Published: Sat, May 05, 2018
Medicine | By Daryl Nelson

1st death from romaine lettuce E. coli outbreak

1st death from romaine lettuce E. coli outbreak

The number of people hospitalized because of the tainted romaine is higher than usual. The halt in production is in response to the worsening E. coli outbreak linked to romaine - an attempt to reduce the potential for exposure to the contaminated vegetable.

The CDC update on Friday that three more states such as Kentucky, Massachusetts, and Utah were added to the outbreak map.

E-coli causes severe stomach cramps, diarrhea, and vomiting. Montana has reported eight people that have fallen ill since the outbreak started March 13.

So, if you experience any E. coli symptoms, it's best to get in touch with your doctor ASAP to figure out what's going on and to treat it quickly and effectively.

Bill Marler, a Seattle-based food safety lawyer who has been involved in food-borne illness lawsuits for decades, said the investigators had not explained how, when and where the bacteria contaminated the romaine which is spread to so many people and places.

Rory McIlroy in the mix again at Quail Hollow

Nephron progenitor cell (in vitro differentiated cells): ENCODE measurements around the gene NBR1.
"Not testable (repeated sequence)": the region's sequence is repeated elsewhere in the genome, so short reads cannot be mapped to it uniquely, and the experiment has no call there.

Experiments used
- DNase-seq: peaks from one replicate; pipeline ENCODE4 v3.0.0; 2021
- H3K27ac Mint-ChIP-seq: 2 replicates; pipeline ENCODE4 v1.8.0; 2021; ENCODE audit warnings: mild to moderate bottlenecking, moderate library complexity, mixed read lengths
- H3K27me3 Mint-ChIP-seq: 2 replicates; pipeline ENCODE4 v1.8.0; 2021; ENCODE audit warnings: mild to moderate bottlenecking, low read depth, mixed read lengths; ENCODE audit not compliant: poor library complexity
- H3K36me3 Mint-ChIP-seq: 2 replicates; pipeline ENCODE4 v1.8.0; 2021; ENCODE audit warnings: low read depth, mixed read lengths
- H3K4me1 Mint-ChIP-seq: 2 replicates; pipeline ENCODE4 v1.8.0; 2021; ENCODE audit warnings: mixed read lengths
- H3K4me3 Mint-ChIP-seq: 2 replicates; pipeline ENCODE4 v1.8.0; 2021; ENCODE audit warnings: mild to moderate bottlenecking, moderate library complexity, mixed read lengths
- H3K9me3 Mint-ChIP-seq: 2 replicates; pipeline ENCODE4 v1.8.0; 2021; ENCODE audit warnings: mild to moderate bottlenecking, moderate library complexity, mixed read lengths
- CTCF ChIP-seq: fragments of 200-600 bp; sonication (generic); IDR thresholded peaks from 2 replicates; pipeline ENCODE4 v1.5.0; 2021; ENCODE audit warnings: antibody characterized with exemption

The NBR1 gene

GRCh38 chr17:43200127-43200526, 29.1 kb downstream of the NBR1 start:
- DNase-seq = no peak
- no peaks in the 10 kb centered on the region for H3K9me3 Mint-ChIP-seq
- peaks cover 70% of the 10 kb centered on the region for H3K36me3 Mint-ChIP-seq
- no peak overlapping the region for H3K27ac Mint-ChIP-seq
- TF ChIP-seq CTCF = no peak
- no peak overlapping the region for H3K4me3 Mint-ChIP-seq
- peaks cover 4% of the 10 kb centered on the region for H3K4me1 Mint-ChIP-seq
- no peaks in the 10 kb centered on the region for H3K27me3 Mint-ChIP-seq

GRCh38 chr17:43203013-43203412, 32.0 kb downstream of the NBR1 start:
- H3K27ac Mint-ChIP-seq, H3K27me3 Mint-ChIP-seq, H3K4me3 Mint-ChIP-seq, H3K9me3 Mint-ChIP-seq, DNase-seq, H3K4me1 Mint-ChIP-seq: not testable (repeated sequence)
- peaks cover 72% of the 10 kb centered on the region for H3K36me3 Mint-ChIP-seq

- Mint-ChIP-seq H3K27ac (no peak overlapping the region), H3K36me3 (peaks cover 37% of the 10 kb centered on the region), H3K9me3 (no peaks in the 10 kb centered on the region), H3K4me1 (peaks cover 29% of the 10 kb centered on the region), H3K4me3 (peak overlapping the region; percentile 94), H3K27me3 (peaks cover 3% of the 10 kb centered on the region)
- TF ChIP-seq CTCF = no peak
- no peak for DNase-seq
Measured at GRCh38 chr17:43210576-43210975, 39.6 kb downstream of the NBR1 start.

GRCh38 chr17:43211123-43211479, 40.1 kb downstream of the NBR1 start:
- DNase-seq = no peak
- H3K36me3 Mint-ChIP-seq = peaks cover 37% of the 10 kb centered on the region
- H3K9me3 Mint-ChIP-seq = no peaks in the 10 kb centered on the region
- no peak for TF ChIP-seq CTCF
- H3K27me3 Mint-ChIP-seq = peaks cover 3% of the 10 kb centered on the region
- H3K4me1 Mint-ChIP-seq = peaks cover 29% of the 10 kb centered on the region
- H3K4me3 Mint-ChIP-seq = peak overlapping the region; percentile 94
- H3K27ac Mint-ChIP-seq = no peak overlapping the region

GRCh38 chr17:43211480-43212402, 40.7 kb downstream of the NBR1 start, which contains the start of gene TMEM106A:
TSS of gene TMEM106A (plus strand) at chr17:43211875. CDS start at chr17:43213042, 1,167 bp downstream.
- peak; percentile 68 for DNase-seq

With play winding down for the day, Wagner sits two back as John Peterson rallied late in the day to post a 6-under 65. RORY MCILROY GOT off to a promising start as he bids to celebrate his birthday with a Quail Hollow hat-trick.

The Food and Drug Administration has identified one farm as a source of part of the outbreak. Officials are investigating the cause of the outbreak and are warning people to avoid eating romaine lettuce from the Yuma, AZ region. "I mean, candidly, that's ridiculous", Marler said. However, the FDA reports that the majority of the illnesses in the outbreaks are associated with chopped romaine, not the whole heads.

The CDC reminds the public not to serve, sell, or eat such lettuce.

California now leads the nation with 24 cases, followed by Pennsylvania with 20 and Idaho with 11.

Hladky said since the outbreak has occurred she's had a few customers ask about it, but not too many. There are delays in reporting and confirming cases linked to this specific strain of E. coli, and the CDC noted that cases involving people who became sick on or after April 11 may not be reported.

Like this: